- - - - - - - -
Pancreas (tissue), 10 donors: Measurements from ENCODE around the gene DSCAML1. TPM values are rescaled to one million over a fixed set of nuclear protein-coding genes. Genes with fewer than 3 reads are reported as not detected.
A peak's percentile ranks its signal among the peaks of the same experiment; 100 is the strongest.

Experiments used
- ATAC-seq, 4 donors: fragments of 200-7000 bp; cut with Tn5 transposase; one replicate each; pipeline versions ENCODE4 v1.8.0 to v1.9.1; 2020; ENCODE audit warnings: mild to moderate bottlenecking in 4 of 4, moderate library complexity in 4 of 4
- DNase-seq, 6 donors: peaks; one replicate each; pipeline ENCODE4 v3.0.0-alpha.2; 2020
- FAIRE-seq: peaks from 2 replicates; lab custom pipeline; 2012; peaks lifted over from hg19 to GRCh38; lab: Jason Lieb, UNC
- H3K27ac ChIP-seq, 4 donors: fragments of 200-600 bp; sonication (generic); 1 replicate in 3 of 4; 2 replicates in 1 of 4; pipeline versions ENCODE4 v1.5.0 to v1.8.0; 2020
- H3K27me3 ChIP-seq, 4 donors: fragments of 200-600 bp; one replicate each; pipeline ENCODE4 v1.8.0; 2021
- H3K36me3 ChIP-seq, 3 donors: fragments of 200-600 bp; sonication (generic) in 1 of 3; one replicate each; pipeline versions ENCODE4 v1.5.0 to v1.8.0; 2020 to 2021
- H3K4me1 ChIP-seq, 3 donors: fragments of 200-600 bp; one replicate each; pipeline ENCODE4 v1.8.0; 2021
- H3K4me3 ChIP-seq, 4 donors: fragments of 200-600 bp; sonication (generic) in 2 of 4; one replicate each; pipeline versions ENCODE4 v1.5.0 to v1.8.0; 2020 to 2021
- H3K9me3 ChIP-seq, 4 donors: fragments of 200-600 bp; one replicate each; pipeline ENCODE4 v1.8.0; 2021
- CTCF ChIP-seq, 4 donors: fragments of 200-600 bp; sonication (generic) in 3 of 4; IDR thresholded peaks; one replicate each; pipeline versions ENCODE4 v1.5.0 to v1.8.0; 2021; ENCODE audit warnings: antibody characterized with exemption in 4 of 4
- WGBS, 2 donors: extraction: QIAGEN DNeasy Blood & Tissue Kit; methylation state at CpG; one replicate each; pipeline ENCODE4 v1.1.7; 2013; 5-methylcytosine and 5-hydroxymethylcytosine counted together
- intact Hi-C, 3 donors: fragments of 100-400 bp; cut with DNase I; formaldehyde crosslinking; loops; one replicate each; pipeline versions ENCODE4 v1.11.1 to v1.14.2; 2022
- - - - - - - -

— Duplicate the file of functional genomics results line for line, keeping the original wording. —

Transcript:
Pancreas (tissue), 10 donors: Measurements from ENCODE around the gene DSCAML1. TPM values are rescaled to one million over a fixed set of nuclear protein-coding genes. Genes with fewer than 3 reads are reported as not detected.
A peak's percentile ranks its signal among the peaks of the same experiment; 100 is the strongest.

Experiments used
- ATAC-seq, 4 donors: fragments of 200-7000 bp; cut with Tn5 transposase; one replicate each; pipeline versions ENCODE4 v1.8.0 to v1.9.1; 2020; ENCODE audit warnings: mild to moderate bottlenecking in 4 of 4, moderate library complexity in 4 of 4
- DNase-seq, 6 donors: peaks; one replicate each; pipeline ENCODE4 v3.0.0-alpha.2; 2020
- FAIRE-seq: peaks from 2 replicates; lab custom pipeline; 2012; peaks lifted over from hg19 to GRCh38; lab: Jason Lieb, UNC
- H3K27ac ChIP-seq, 4 donors: fragments of 200-600 bp; sonication (generic); 1 replicate in 3 of 4; 2 replicates in 1 of 4; pipeline versions ENCODE4 v1.5.0 to v1.8.0; 2020
- H3K27me3 ChIP-seq, 4 donors: fragments of 200-600 bp; one replicate each; pipeline ENCODE4 v1.8.0; 2021
- H3K36me3 ChIP-seq, 3 donors: fragments of 200-600 bp; sonication (generic) in 1 of 3; one replicate each; pipeline versions ENCODE4 v1.5.0 to v1.8.0; 2020 to 2021
- H3K4me1 ChIP-seq, 3 donors: fragments of 200-600 bp; one replicate each; pipeline ENCODE4 v1.8.0; 2021
- H3K4me3 ChIP-seq, 4 donors: fragments of 200-600 bp; sonication (generic) in 2 of 4; one replicate each; pipeline versions ENCODE4 v1.5.0 to v1.8.0; 2020 to 2021
- H3K9me3 ChIP-seq, 4 donors: fragments of 200-600 bp; one replicate each; pipeline ENCODE4 v1.8.0; 2021
- CTCF ChIP-seq, 4 donors: fragments of 200-600 bp; sonication (generic) in 3 of 4; IDR thresholded peaks; one replicate each; pipeline versions ENCODE4 v1.5.0 to v1.8.0; 2021; ENCODE audit warnings: antibody characterized with exemption in 4 of 4
- WGBS, 2 donors: extraction: QIAGEN DNeasy Blood & Tissue Kit; methylation state at CpG; one replicate each; pipeline ENCODE4 v1.1.7; 2013; 5-methylcytosine and 5-hydroxymethylcytosine counted together
- intact Hi-C, 3 donors: fragments of 100-400 bp; cut with DNase I; formaldehyde crosslinking; loops; one replicate each; pipeline versions ENCODE4 v1.11.1 to v1.14.2; 2022